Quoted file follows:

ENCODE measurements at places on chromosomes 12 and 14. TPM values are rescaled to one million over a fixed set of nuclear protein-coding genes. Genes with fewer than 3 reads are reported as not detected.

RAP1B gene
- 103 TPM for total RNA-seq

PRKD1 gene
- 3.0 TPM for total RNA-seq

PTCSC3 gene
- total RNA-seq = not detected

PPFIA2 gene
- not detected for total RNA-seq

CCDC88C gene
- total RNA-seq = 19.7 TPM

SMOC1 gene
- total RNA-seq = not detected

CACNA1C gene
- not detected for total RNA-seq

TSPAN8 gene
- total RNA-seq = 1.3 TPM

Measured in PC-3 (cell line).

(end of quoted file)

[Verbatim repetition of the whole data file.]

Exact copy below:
ENCODE measurements at places on chromosomes 12 and 14. TPM values are rescaled to one million over a fixed set of nuclear protein-coding genes. Genes with fewer than 3 reads are reported as not detected.

RAP1B gene
- 103 TPM for total RNA-seq

PRKD1 gene
- 3.0 TPM for total RNA-seq

PTCSC3 gene
- total RNA-seq = not detected

PPFIA2 gene
- not detected for total RNA-seq

CCDC88C gene
- total RNA-seq = 19.7 TPM

SMOC1 gene
- total RNA-seq = not detected

CACNA1C gene
- not detected for total RNA-seq

TSPAN8 gene
- total RNA-seq = 1.3 TPM

Measured in PC-3 (cell line).